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AT- Days 55-59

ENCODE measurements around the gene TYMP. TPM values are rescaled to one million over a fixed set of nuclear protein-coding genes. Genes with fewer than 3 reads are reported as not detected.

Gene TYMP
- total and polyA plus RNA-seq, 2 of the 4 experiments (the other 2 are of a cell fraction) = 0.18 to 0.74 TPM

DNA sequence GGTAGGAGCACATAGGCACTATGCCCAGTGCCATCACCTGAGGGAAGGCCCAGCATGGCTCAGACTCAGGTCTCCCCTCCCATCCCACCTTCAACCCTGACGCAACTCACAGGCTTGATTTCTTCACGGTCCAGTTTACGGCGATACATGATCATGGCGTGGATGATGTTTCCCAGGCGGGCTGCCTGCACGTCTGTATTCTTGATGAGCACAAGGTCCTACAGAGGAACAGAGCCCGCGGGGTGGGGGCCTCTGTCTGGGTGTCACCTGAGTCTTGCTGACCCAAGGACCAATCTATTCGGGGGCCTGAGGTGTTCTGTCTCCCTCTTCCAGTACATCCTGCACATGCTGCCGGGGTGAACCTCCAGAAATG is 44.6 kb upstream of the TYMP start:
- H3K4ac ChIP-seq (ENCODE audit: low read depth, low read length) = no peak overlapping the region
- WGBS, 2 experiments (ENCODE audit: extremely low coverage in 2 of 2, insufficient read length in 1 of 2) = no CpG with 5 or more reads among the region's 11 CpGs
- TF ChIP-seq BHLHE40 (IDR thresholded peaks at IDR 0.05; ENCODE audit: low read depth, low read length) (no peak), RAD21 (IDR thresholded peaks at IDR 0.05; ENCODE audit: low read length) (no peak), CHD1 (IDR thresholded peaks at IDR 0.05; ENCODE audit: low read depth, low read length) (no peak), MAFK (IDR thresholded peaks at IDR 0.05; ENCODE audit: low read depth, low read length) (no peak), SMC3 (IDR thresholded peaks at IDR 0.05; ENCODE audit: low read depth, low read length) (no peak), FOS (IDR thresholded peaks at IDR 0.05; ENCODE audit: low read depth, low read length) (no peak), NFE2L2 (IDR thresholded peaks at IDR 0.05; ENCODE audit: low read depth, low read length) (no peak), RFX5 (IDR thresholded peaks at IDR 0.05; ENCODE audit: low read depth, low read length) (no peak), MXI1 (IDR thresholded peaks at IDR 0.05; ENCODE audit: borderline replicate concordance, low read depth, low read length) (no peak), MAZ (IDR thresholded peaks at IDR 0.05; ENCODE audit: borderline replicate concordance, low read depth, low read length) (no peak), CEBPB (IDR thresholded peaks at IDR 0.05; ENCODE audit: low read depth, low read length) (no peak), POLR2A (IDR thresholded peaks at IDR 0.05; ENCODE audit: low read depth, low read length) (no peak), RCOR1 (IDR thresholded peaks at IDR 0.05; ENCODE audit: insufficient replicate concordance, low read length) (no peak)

Day 55- Saturday, 5/5- Lost Mountain Shelter, VA- (16 miles) (486.1 total) A day of 5s for me. My 55th day on the trail just so happens to fall on 5/5. Happy Cinco Di Mayo everyone! Well, thunderstorms and rain were predicted today, but for the most part they held off. We had just 30 or 40 minutes of rain earlier in the day, but nothing heavy. I kept thinking it was really going to come down soon, but it disappeared. Had nice, cloudy, cool weather all day. Good hiking weather. Put in a solid 16 today. Had about 3 uphill sections, but nothing too intense. Had breakfast at the B&B I stayed at, so got a later start than usual- 9:15 or so- but still made it here a bit before 5pm. When I was hiking with Jukebox the other day, I saw him putting some kind of tablet into his water. I asked what it was and he showed me these tablets called Nuun. They are effervescents that provide electrolytes and vitamins, and they also come in form that adds caffeine. I often notice that I hike much faster in the mornings, but slow down in the afternoons. I thought that maybe something like this would help, so I picked some up at the outfitter in Demascus. Well an hour and a half or so before the end of this day, I popped one in my water and drank some with a Snicker’s bar. And holy smokes! I’m not sure if it was the electrolytes or the caffeine or what, but I was jamming the last hour! Had my music going and I was grooving! That helped a ton! I took it fairly late in my day today, but I think taking this around lunch time would probably be really beneficial in keeping up my afternoon energy levels. We will see how it goes. But I have just been drinking plain water so far, so probably my salts and electrolytes have been low. And a little caffeine never hurt! I’ll keep experimenting with it. When I got to camp I was happy that the weather was still holding long enough for me to set up my tent and do all my chores. But while we were all eating dinner at the shelter, thunder started rumbling in the distance and the skies started to look ominous. I was just able to clean up from dinner and get my teeth brushed and things put away, when the rain finally started. It has been COMING DOWN while I have been typing this blog entry! The hardest rain I have experienced yet on the hike. But now it seems to have passed for the time being. Short and intense. The birds are out singing now and big drips from the trees are hitting my tent. Hopefully that’s it, but we will see tonight. I’m using my brand new rainfly for the first time and it seems to be holding up like a champ. I’m dry as a bone in here. Big Agnus also sent me a new battery control box for my Mountain Glo feature, which is a string of tiny LED lights sewn into the top of the tent. They are not nearly as crucial as a rainfly with a zipper that works, but it’s still really nice to have these lights back working again. The light in the tent is not too bright- not bright enough to read well by. But it does offer a nice background light to do things in the tent, especially when I wake up early and it’s still dark. Nicer than the headlamp. But where they really come in handy is when I walk away from my tent in the dark, say to go use the bathroom in the early morning or something. When I’m heading back, it’s sometimes hard to find my tent without these lights. Which direction again? And if there are other tents around, I don’t want to be shining my headlamp at all of them, waking people up while I’m searching for my tent. But with the dim little glow from the LED lights, I can easily spot my tent from a pretty good distance away and make my way back easily. Day 56- Sunday, 5/6- Wise Shelter (17.5 miles) (503.6 total) Whew! What a long day. Just a lot of rocky and uneven terrain, plus a ton of climbing. The day started out with a 2000 foot climb, and later another 1000 foot climb, getting us to over 5000 feet. It took me all day to get to this shelter. I think I finally rolled in at 6:40pm, my latest arrival ever. I’m beat. The weather wasn’t cooperating either today. Lots of rain, wind, and cold. I had packed my gloves and warm hat away, thinking that I wouldn’t need them anymore, but today I had to break them out again. Towards the tops of the 2 peaks we went over today, they became exposed balds, so the wind was whipping pretty well along with the rain. There was a shelter at the top of the second mountain, Mt Rogers. Me and this guy Boxcar got in there to warm up for a while. We talked about staying there to avoid the weather, but I decided to push on. I think he stayed. But now we are over Mt. Rogers, and all along the trail everyone has said “Don’t get rid of your winter clothes and gear until after Mt. Rogers.” I’m assuming that after this the elevation drops some, and if there are high peaks again it will be the warm enough summer months. That’s just my assumption, but either way, we can soon lighten our packs by unloading some winter gear. I could lose my gloves and my fleece and my camp pants. I was thinking of sending home my down jacket instead, but someone pointed out that the down jacket is much lighter and more compressible. So probably better to lose the fleece instead. We will need all that stuff back when we get up north and into the White Mountains. But at least we can walk lighter for the summer months. We walked through Greyson Highlands State Park today. In fact I think I’m camping in it tonight. I heard a lot about this park when I was researching for this trip. There are semi-wild/semi-tame horses running free around this park. I’m not sure what breed they are, but they have beautiful long manes. Many have just had foals, which are very cute. They are still wobbly on their legs, but also playful and jumping around. Inside of Greyson Highlands, I passed the 500 mile mark today. Every 100 mile section feels good to pass, but 500 definitely feels special. Nearly a quarter of the way there. It just feels like a long way. Never thought I’d hike 500 miles in a stretch before. Long way to go still, but that’s a chunk. I also went through “Fat Man’s Squeeze” today. It’s a very narrow passage between the rocks that is tight to fit through, especially with a big pack on. There is a trail around it, but I walked through just for fun. Check out my video of it on Facebook. This was another landmark that I had seen a lot when I was researching this trip. Very long day, but some great milestones along the way. Day 57- Monday, May 7- Hurricane Campground- (14 miles) (517.6 total) Left camp just after 8am this morning. That’s about an hour after I usually leave, but I was so tired from the long day yesterday that I had to sleep in a bit to recover. Walked through the rest of Greyson Highlands in the morning and saw a few more of the ponies. I think some people feed and pet them, as a young foal came right up to me yesterday and looked like it was expecting food. But there were also signs that said not to feed or pet them as they may kick or bite. So I kept my distance. Didn’t want to upset the mother nearby either, although she seemed totally disinterested in my presence. Guess they are used to us. Hiked into the forest and suddenly saw 2 flashes of white through the trees. Wasn’t sure what I was seeing, but thought it might be dog tails or something. Turned out to be 2 white tail deer. I’ve heard of them before, but never seen any. Some guys told me later that the white tail goes up when they are spooked. Very distinctive. I’m sure this is common knowledge to a lot of people, but it’s all new to me coming from Hawaii. The deer were curious and we stood there staring at each other for quite a while before they took off. Managed to get a couple of pictures before they left. Close to noon I was starting to get hungry. I looked on my app and saw that I was near a road and parking area. Those parking areas are where people do trail magic from time to time. I haven’t had any for a while, so I decided to push on to the parking area and have my lunch there, just in case. Sure enough, there was a guy sitting there with his pickup tailgate down with all kinds of food for us. Very friendly older gentleman who is a Vietnam vet and lives in the nearby area up in a cabin in the woods. He told me he has lots of acreage and lots of privacy, and lives alone up there. Just for some company and people to talk to, he comes to the trail, walks a bit, and provides trail magic. He had a few camp chairs set up and so I got to take the pack off, sit down, talk story with this guy, and enjoy some food. He had boiled eggs, sausage and cheese biscuits, bananas, chocolate, and cold drinks. I spent about an hour chatting with this guy and having lunch. Really a nice break. One of the really nice things people also offer when they are doing trail magic is a place for us to dump our trash. There are no trash cans out in the woods, and we are all trying our best to follow the “leave no trace” philosophy, so we all have a large zip lock or something to keep our trash in. It gets bulky after a while and weighs something, so a chance to dump it before town is always nice. Different campsite tonight. Hurricane Campground. It’s just 0.7 miles off the AT and worked out well milage wise as a place to stop for me tonight. It’s an actual established car camping area with bathrooms and hot showers. It costs $16 but sounded like a nice treat. Been meaning to go over and get a shower after dinner, but I keep getting trapped by the rain. Just got my tent set up before the rain came. Dove in my tent and waited a while and the rain stopped. Took all my cooking stuff out to the picnic table and was about to start cooking, when it started drizzling again. I decided to play it safe and get back in my tent and cook in my vestibule. Of course all the time I was cooking it didn’t rain at all, so when my food was ready I went back out and started eating at the table. 2 minutes into my meal, it starts pouring again. Lol! This is camping life sometimes. Now it’s been dry for quite a while, so I’m considering trying to get over to the showers. Need to get at least 1 hot shower in to make the cost worth it... Ahh! The rain stopped and I was able to go over and get a nice hot shower. What a luxury for a non-town day. They don’t provide any amenities like towels, soap, etc. here. I don’t have any soap with me, but luckily earlier today I scored a small camp towel. The trail magic guy had a few items he had found along the trail at different times and was giving them away if we needed them. Tent stakes if ours had bent, stuff like that. And sitting there was a small clean camp towel, about wash cloth sized. I used to have a much bigger camp towel, but tossed it when I lightened my pack. Now I have a small one that I attach to the shoulder strap of my pack that I use to wipe sweat from my face or wipe my nose on. It’s pretty disgusting and nothing I could use after a shower. But today I scored this new small one, and it came in super handy already. Takes some time to dry your whole body with such a small towel, but it works. Feels good to get into my sleeping bag with that clean and warm shower feeling. This is a first. Day 58- Tuesday, 5/8- Partnership Shelter (15.9 miles) (533.5 total) Good weather today. No rain at all thankfully since bedtime last night. A couple of miles into the hike, someone had left 2 coolers on the trail with lots of snacks and drinks in them. The sign on them said they were from a former thru-hiker. Really nice of that person, but that kind of trail magic is actually discouraged by those who maintain the AT. The problem is that it can attract animals like bears, especially the trash bag they usually provide. But I did enjoy a banana, and a power bar. Later in the day I met Pappi, an 87 year old man who is thru hiking the AT for the second time. I took a video of him telling his story, so check Facebook. He has already done the triple crown- the PCT, the CDT, and the AT. He has also bicycled across the US and through most of Alaska. Amazing guy. He is moving very slowly, but he is making it. I told him this trail is kicking my butt at 43. I have no idea how he is doing this at 87. Where there’s a will, there’s a way. I have been out of the bubble of hikers for a while now and it’s been almost too quiet. So I was happy to see this guy Cado and this girl Taco when they caught up to me today. I met Cado in Gatlinburg and Taco somewhere along the trail. They were hiking faster and passed me by, but then I caught up to them when they were taking a lunch break. We were standing there talking when Cado started complaining that his butthole was chafing. He started shaking his butt back and forth. He was wearing some kind of tights for hiking, with the hole in the front like underwear. I looked up when he was shaking his butt and suddenly saw his dick pop out of his pants and start wiggling back and forth as he was shaking his butt. He had no idea. I told him, “Hey man, your dick is hanging out” and the girl Taco looked up and saw it too. We both were doubled over laughing for like 5 minutes solid. Cado took it in stride and wasn’t too bothered by it, but it was hilarious! Bwahaha! I had been dragging and feeling fairly tired right before this happened, and the laugh did me a world of good. Lol! The way the milage broke down this time, the shelter we are at tonight is right on the road to the next town. It took a full day of hiking to get here, so most people are just staying here for the night and heading to town tomorrow. No sense paying for a motel to just get there and sleep. Better to pay for one when you can get a full town day or two out of it. And because we are so close to town, the local pizza place does delivery out here. About 8 or more of us called in and got pizzas. You’ve never seen so much pizza. A bunch of hungry hikers just tearing into several pizzas, soda, salads, chocolate cake, etc. We ate well! This shelter also has a shower, my second place offering a shower in 2 nights. However this shower is a cold one so since I had a nice hot shower last night, I’m skipping this one. There is no tent camping aloud directly around this shelter, so I decided to finally try sleeping inside a shelter for the first time. It’s a cool group of people here, so we’ll see. I’ve always avoided sleeping in these, preferring to tent camp. More privacy, no snorers, no mice, etc. But I have been telling myself I’d try this at least once, so tonight’s the night. I’ll let you know how it goes. The good thing is that I don’t have to set up and break down my tent, which saves time. Will be wearing earplugs for sure tho. Some guys already said they snore, and Taco told us she farted 30 times one night in a shelter. Day 59- Wednesday, 5/9- Winston-Salem, NC- (0) (533.5 total) Got picked up this morning at the shelter by Connie Downs, the mother of my friend and former colleague back in Hawaii, Michael Bischoff. She has been following my progress and was kind enough to offer me to come stay at her home for a couple of nights. It was about a 2 hour drive to get here. It’s a really beautiful neighborhood with quaint houses with tons of character. I’m not a fan of the new cookie-cutter houses that all look the same. I like it when each house has its own design, color, and character. So this neighborhood is fascinating to me. She lives right in downtown in this small city- walking distance to lots of shops and restaurants. After I showered, shaved, and got my laundry done, we wandered out to find some lunch. The population in this area is a lot more diverse than the tiny towns I’m used to stopping in in Appalachia, so I enjoyed the people watching. We walked through the arts district and found a little cafe with outdoor seating and Connie treated me to a really nice lunch. We shared an Ahi tuna wrap and a Portabella mushroom panini. Amazing! Then as we were walking back, I told her that I suddenly had a hankering for a milkshake. We turned around and she took me to this bar that she said was famous for them. They had several funky combinations, so I just chose a random one. What came out was the HUGEST, most ridiculous ice cream shake I have ever seen in my life! Check the picture on Facebook later, but it was a milkshake topped with 2 pieces of white cake, frosting, sprinkles, whipped cream, cotton candy, a cherry, and a lollipop. LOL! I just about fell out of my seat. It was crazy. But that didn’t stop the 2 of us from taking the whole thing down in 10 minutes. Wow. Now back at the house and just relaxing. Connie said she bought food to cook dinner for the next 2 nights, so I’m excited for some home cooking. Will run my errands tomorrow and just try to get some rest until it’s time to hike again. Oh yea, and the shelter experience last night. It was a large shelter, so we weren’t overly packed in there. When I first got there, I wanted to take the space next to the wall so I only had someone on one side of me. There was only a broom and some weird looking blanket or mat thing against that wall, so I assumed it was free and set up there. Turns out the mat belonged to Hotdog, and he had actually claimed that space first. I apologized and told him to take that space, but he refused and said we all had plenty of room. We all fell asleep and it was fine and comfortable. But sometime in the middle of the night, Hotdog started snoring so hard right next to me that it sounded like he was choking. He later told me he has sleep apnea. I reached over to nudge him softly to maybe make him change position and breathe better, but he jumped awake when I did it and yelled “owww!” Damn, I didn’t hit him very hard or anything. Just seemed like I scared him or something. Later in the night when I woke up, he was gone, sleeping out on the grass under the stars. This morning tho, I apologized for walking him up and he said that when I nudged him, my hand landed about 6 inches from his balls. I have no idea how that is even possible since I was laying right next to him and I reached straight across. Anyway, the craziness of sleeping next to people in close quarters. It wasn’t a bad experience. I enjoyed the comradery of the whole thing, but I’ll probably stick to my tent from now on. Don’t want to be punching random people in the balls by mistake anymore.